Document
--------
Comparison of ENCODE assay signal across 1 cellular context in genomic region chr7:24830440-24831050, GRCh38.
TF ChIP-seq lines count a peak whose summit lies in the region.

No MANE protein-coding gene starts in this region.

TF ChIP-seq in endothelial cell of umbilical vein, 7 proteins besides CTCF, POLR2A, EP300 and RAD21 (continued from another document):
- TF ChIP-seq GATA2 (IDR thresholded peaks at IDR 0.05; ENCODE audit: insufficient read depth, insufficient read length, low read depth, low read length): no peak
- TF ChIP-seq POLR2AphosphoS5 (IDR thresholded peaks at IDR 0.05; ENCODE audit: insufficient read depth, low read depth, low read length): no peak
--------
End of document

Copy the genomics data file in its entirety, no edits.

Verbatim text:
Comparison of ENCODE assay signal across 1 cellular context in genomic region chr7:24830440-24831050, GRCh38.
TF ChIP-seq lines count a peak whose summit lies in the region.

No MANE protein-coding gene starts in this region.

TF ChIP-seq in endothelial cell of umbilical vein, 7 proteins besides CTCF, POLR2A, EP300 and RAD21 (continued from another document):
- TF ChIP-seq GATA2 (IDR thresholded peaks at IDR 0.05; ENCODE audit: insufficient read depth, insufficient read length, low read depth, low read length): no peak
- TF ChIP-seq POLR2AphosphoS5 (IDR thresholded peaks at IDR 0.05; ENCODE audit: insufficient read depth, low read depth, low read length): no peak